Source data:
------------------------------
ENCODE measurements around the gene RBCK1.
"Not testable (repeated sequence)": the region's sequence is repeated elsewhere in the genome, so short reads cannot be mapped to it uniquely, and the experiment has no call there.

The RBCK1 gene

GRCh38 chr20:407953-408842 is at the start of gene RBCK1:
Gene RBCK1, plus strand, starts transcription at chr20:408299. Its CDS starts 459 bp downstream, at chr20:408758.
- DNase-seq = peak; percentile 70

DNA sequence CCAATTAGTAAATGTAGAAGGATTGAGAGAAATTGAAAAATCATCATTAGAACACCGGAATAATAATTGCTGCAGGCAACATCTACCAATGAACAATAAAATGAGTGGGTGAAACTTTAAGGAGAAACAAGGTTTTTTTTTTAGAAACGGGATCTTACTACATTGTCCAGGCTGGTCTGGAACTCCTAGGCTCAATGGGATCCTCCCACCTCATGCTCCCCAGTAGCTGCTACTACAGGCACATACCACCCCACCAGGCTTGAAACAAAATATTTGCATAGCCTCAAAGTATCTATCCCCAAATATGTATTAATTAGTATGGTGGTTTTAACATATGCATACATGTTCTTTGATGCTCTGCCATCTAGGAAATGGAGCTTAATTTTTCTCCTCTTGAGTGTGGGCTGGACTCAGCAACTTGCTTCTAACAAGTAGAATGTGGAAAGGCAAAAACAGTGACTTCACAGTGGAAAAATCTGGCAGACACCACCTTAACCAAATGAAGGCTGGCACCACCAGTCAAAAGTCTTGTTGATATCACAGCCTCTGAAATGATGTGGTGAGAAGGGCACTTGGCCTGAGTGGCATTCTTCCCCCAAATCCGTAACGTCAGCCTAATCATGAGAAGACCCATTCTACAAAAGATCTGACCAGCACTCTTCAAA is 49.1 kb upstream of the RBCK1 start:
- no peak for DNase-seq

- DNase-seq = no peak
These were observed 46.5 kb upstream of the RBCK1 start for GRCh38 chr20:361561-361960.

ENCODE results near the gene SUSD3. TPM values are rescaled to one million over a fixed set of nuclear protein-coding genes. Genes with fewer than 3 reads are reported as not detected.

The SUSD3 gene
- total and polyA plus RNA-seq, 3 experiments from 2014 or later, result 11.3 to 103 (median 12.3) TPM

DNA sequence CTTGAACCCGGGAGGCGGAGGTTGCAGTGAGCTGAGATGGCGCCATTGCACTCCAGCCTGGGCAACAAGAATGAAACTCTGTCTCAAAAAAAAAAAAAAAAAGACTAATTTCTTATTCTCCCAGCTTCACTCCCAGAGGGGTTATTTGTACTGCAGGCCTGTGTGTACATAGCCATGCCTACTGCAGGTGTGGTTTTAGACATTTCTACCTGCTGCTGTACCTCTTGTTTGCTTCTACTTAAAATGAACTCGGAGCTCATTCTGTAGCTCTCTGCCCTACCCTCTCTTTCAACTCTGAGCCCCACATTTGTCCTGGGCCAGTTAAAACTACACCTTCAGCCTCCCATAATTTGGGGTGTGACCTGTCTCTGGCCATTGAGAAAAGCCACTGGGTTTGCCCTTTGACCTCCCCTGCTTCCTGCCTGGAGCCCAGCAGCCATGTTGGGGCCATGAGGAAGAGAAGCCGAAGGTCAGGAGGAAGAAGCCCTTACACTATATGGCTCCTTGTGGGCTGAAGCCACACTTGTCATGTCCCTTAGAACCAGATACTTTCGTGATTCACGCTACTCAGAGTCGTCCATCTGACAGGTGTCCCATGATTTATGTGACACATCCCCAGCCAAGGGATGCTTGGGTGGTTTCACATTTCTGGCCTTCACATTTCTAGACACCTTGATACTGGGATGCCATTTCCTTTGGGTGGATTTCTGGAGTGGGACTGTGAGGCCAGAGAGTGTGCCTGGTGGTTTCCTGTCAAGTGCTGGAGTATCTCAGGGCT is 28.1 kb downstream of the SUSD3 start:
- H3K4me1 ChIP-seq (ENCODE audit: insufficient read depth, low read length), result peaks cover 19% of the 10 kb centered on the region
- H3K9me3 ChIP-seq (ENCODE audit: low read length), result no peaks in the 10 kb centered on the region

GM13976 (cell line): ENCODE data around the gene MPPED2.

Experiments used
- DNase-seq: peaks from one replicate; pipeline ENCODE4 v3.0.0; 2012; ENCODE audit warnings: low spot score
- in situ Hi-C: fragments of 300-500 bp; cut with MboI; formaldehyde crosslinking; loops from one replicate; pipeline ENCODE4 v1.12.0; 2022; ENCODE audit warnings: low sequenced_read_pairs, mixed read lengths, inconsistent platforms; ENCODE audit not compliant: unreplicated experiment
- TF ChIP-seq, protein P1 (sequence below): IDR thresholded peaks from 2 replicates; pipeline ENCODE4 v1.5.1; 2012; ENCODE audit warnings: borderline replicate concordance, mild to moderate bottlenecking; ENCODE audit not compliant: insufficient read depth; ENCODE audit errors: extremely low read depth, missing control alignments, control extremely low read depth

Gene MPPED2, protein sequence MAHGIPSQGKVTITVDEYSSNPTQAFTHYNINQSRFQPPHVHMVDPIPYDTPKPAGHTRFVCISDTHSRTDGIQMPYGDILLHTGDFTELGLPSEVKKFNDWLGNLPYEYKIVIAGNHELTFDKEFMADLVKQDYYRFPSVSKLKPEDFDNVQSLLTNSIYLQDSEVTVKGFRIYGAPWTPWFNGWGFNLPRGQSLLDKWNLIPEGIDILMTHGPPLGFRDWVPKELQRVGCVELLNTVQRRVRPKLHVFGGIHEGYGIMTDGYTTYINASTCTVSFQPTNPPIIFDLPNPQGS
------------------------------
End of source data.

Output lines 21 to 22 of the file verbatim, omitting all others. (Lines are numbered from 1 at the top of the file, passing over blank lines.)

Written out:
- TF ChIP-seq, protein P1 (sequence below): IDR thresholded peaks from 2 replicates; pipeline ENCODE4 v1.5.1; 2012; ENCODE audit warnings: borderline replicate concordance, mild to moderate bottlenecking; ENCODE audit not compliant: insufficient read depth; ENCODE audit errors: extremely low read depth, missing control alignments, control extremely low read depth

Gene MPPED2, protein sequence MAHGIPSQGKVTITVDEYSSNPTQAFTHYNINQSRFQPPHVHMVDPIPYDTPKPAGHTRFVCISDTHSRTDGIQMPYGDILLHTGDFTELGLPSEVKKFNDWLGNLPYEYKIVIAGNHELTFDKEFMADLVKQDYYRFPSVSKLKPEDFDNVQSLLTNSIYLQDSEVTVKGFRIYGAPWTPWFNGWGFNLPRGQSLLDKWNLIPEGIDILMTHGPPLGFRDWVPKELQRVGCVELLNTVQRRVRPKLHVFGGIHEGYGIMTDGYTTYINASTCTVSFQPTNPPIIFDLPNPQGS